Early next month, OWASP AppSec Day is set to kick off at the Melbourne Convention Exhibition Centre (Goldfields Theatre). Australia’s only conference dedicated entirely to building and deploying secure web and mobile applications is sure to deliver interesting security ideas from prominent speakers across the globe. As it has done since its inception in 2017. So if you haven’t already, we recommend you add AppSec Day, Australia to your conference calendar. And while you’re there be sure to attend the following talks this year:
- Security Learns to Sprint: DevSecOps (Keynote) - Tanya Janca
From the Speaker: This talk will argue that DevOps could be the best thing to happen to application security since OWASP, if developers and operations teams are enabled to make security a part of their everyday work. With a ratio of 100/10/1 for Development, Operations, and Security, security now needs to concentrate on creating tools, processes and opportunities for dev and ops that result in more-secure products, instead of trying to do it all themselves like they did in days past. Security can no longer be a gate or stumbling block, and ‘adding security in’ can no longer be used as a justification for project delays. If developers are sprinting, then we need to sprint too. So put on your running shoes; it’s time for DevSecOps!
- A Purple Team View of Serverless and GraphQL Applications - Abhay Bhargav
From the Speaker: Serverless Technology (Functions as a Service) is fast becoming the next "big thing" in the world of distributed applications. GraphQL (API Query Language) is the natural companion to serverless apps, where traditional REST APIs are replaced with GraphQL to provide greater flexibility, greater query parameterization and speed. The convergence of serverless functions and graphic provides attackers with some unique attack possibilities that can lead to lateral movement across Cloud APIs or financial attacks (DoS) that can literally run organizations out of business.
This talk presents a red-team perspective of the various ways in which testers can discover and exploit serverless and/or GraphQL driven applications to compromise sensitive information, and gain a deeper foothold into database services, IAM services and other cloud components. The talk also features real-world serverless and graphql implementations, specifically to highlight the lack of frameworks, tooling and security mechanisms that makes life much harder for developers to implement, therefore, easier for attackers to compromise
- Keeping up with Open Source Security - An Automated, Developer Focused Approach - Edwin Kwan
From the Speaker: Over 85% of a modern application is built from open source components. There are security issues being discovered regularly in open source components. Staying on top of those security issues is hard, especially when you are moving fast with DevSecOps. This talk will cover our approach to making security an enabler rather than a bottleneck. We created some tools around open source scanners to allow self-service of security and automating time-based waivers.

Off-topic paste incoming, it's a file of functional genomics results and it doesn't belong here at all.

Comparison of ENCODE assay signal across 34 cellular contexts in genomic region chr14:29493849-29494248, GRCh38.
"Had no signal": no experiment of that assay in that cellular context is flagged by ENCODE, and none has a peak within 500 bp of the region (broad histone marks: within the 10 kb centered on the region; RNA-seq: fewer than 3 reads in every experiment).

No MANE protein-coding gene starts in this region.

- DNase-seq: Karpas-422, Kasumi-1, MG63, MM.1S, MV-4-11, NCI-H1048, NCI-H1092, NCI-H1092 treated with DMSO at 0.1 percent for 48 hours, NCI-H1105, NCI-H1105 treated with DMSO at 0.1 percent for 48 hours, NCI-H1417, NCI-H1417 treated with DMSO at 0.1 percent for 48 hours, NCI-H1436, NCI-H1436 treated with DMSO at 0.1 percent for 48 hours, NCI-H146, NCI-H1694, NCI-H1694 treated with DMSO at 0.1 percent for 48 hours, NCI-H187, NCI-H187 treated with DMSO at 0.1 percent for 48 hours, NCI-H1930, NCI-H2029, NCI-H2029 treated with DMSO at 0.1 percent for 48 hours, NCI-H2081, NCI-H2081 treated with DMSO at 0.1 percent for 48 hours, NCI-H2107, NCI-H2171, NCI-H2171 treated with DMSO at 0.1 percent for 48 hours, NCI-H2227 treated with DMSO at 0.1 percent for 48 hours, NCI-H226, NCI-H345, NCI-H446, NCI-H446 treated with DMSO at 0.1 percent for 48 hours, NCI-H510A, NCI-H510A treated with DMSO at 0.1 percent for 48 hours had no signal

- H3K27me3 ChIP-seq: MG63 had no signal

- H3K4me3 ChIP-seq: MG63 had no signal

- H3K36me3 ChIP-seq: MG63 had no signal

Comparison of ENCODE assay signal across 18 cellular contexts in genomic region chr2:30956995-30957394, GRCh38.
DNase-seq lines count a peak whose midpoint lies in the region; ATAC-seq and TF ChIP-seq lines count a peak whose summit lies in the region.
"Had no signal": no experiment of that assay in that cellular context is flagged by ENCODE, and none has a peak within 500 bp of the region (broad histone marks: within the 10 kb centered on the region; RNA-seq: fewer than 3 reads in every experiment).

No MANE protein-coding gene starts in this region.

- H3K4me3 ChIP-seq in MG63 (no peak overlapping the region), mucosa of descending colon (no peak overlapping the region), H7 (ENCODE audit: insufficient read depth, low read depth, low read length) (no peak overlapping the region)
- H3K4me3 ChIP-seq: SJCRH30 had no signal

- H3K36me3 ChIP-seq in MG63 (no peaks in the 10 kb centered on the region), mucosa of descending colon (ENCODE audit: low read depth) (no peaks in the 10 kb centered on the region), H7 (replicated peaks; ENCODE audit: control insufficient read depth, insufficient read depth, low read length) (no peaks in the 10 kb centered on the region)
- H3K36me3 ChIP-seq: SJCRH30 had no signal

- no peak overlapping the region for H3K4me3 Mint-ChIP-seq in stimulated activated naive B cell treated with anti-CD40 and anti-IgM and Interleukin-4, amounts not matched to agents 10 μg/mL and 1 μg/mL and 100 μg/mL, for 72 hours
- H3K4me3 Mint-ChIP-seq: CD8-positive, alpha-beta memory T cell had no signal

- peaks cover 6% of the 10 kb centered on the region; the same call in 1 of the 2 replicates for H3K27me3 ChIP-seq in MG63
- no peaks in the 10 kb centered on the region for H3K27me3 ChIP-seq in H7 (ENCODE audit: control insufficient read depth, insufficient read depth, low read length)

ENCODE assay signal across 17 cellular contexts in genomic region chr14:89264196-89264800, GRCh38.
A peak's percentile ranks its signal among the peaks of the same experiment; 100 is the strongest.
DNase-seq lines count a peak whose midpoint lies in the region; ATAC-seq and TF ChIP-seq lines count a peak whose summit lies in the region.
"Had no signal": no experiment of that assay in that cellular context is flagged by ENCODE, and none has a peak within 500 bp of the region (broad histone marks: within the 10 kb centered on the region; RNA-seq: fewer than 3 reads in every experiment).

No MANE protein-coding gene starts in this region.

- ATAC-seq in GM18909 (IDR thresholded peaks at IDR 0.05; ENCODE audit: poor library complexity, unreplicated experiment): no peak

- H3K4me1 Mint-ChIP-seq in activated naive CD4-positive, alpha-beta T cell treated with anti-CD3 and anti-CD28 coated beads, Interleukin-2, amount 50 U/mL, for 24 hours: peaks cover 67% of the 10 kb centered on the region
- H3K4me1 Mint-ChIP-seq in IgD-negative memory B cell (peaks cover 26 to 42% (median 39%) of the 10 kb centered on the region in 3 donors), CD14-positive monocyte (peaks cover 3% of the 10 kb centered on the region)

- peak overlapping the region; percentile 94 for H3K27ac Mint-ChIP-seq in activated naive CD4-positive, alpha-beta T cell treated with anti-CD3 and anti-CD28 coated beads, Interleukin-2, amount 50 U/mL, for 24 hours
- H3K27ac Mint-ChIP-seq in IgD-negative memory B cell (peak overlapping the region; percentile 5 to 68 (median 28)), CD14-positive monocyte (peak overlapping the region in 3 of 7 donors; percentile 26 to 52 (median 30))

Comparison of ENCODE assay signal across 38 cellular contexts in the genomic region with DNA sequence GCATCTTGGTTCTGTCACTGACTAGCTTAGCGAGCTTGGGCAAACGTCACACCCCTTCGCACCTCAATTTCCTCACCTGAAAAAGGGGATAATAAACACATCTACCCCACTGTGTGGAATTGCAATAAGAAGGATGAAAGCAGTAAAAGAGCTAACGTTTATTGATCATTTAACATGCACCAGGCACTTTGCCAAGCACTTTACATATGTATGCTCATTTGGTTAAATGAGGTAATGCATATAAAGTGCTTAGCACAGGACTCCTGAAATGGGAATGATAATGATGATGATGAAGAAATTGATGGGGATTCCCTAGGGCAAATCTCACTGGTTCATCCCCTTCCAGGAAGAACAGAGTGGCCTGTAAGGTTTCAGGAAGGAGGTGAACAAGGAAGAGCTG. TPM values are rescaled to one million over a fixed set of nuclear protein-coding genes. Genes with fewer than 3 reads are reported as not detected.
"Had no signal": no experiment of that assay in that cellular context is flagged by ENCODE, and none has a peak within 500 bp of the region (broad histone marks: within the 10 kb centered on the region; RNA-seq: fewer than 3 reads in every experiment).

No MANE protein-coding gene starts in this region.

- The Absolute AppSec Secure Code Review Framework - Seth Law
From the Speaker: Let’s face it, performing a manual review of someone else’s source code is hard. It takes time, effort, expertise, and grit to actually figure out what the application does, how the developer implemented it, and if there should be any changes. From an application security perspective, this becomes even more difficult because of the security nuances of multiple languages that must be understood in order to identify and squash vulnerabilities. On top of that, most security reviews must be performed within a limited amount of time against more lines of code than recommended in standard code review best practices. After performing secure code reviews for over a decade, it becomes easier to identify a pattern and framework to address security concerns within code quickly and efficiently. This talk will introduce the Absolute AppSec Secure Code Review Framework to attendees and discuss lessons learned, code review tips and tricks, and strategies for quickly assessing code that can be used by reviewers immediately.
- Spot the vuln - Identifying security problems in source code - Eldar Marcussen
From the Speaker: Do you know source code? or perhaps you know vulnerabilities? See where they intersect and how most vulnerabilities are created. This talk will present a plethora off *common* vulnerabilities introduced by programming mistakes. Perhaps you have seen a "spot the vulnerability" challenge on social media before? Come along and see if you can spot the vulnerability in the presented code snippets before they are explained. Come participate in this light-hearted "spot the vuln" session. Several languages will be presented, audience participation will be rewarded.